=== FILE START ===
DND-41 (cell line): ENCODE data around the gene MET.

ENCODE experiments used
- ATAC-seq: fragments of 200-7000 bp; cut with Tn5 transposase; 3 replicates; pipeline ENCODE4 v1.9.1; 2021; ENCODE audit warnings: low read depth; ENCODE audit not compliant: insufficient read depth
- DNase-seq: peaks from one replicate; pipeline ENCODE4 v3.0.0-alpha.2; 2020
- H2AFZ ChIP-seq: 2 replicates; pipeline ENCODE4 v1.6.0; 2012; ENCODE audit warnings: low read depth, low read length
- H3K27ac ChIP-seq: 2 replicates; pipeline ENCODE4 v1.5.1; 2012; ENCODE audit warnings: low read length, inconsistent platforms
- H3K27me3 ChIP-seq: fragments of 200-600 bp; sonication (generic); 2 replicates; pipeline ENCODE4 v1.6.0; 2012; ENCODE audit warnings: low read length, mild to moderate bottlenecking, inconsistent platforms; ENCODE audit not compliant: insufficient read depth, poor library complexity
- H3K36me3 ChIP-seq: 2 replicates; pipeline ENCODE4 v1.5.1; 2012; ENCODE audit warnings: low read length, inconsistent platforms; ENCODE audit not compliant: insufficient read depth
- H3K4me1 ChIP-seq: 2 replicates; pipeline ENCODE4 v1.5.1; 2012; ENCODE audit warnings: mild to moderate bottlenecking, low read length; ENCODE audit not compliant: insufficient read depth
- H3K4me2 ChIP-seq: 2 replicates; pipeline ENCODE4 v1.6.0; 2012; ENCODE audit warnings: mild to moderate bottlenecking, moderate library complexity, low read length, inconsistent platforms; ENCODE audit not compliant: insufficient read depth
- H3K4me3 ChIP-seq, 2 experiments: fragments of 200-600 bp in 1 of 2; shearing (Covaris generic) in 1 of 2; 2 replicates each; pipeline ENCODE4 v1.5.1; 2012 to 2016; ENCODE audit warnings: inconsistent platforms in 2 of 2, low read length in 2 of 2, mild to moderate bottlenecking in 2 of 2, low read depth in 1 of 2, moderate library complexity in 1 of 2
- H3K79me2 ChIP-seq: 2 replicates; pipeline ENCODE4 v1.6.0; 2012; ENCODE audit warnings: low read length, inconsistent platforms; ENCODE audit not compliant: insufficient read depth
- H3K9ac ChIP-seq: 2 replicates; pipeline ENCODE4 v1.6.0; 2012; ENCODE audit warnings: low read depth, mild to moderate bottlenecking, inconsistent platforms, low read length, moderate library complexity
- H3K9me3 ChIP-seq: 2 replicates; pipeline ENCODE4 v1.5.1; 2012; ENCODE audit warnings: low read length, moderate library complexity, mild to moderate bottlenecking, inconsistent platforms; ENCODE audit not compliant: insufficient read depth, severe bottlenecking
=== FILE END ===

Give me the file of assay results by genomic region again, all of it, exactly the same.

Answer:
DND-41 (cell line): ENCODE data around the gene MET.

ENCODE experiments used
- ATAC-seq: fragments of 200-7000 bp; cut with Tn5 transposase; 3 replicates; pipeline ENCODE4 v1.9.1; 2021; ENCODE audit warnings: low read depth; ENCODE audit not compliant: insufficient read depth
- DNase-seq: peaks from one replicate; pipeline ENCODE4 v3.0.0-alpha.2; 2020
- H2AFZ ChIP-seq: 2 replicates; pipeline ENCODE4 v1.6.0; 2012; ENCODE audit warnings: low read depth, low read length
- H3K27ac ChIP-seq: 2 replicates; pipeline ENCODE4 v1.5.1; 2012; ENCODE audit warnings: low read length, inconsistent platforms
- H3K27me3 ChIP-seq: fragments of 200-600 bp; sonication (generic); 2 replicates; pipeline ENCODE4 v1.6.0; 2012; ENCODE audit warnings: low read length, mild to moderate bottlenecking, inconsistent platforms; ENCODE audit not compliant: insufficient read depth, poor library complexity
- H3K36me3 ChIP-seq: 2 replicates; pipeline ENCODE4 v1.5.1; 2012; ENCODE audit warnings: low read length, inconsistent platforms; ENCODE audit not compliant: insufficient read depth
- H3K4me1 ChIP-seq: 2 replicates; pipeline ENCODE4 v1.5.1; 2012; ENCODE audit warnings: mild to moderate bottlenecking, low read length; ENCODE audit not compliant: insufficient read depth
- H3K4me2 ChIP-seq: 2 replicates; pipeline ENCODE4 v1.6.0; 2012; ENCODE audit warnings: mild to moderate bottlenecking, moderate library complexity, low read length, inconsistent platforms; ENCODE audit not compliant: insufficient read depth
- H3K4me3 ChIP-seq, 2 experiments: fragments of 200-600 bp in 1 of 2; shearing (Covaris generic) in 1 of 2; 2 replicates each; pipeline ENCODE4 v1.5.1; 2012 to 2016; ENCODE audit warnings: inconsistent platforms in 2 of 2, low read length in 2 of 2, mild to moderate bottlenecking in 2 of 2, low read depth in 1 of 2, moderate library complexity in 1 of 2
- H3K79me2 ChIP-seq: 2 replicates; pipeline ENCODE4 v1.6.0; 2012; ENCODE audit warnings: low read length, inconsistent platforms; ENCODE audit not compliant: insufficient read depth
- H3K9ac ChIP-seq: 2 replicates; pipeline ENCODE4 v1.6.0; 2012; ENCODE audit warnings: low read depth, mild to moderate bottlenecking, inconsistent platforms, low read length, moderate library complexity
- H3K9me3 ChIP-seq: 2 replicates; pipeline ENCODE4 v1.5.1; 2012; ENCODE audit warnings: low read length, moderate library complexity, mild to moderate bottlenecking, inconsistent platforms; ENCODE audit not compliant: insufficient read depth, severe bottlenecking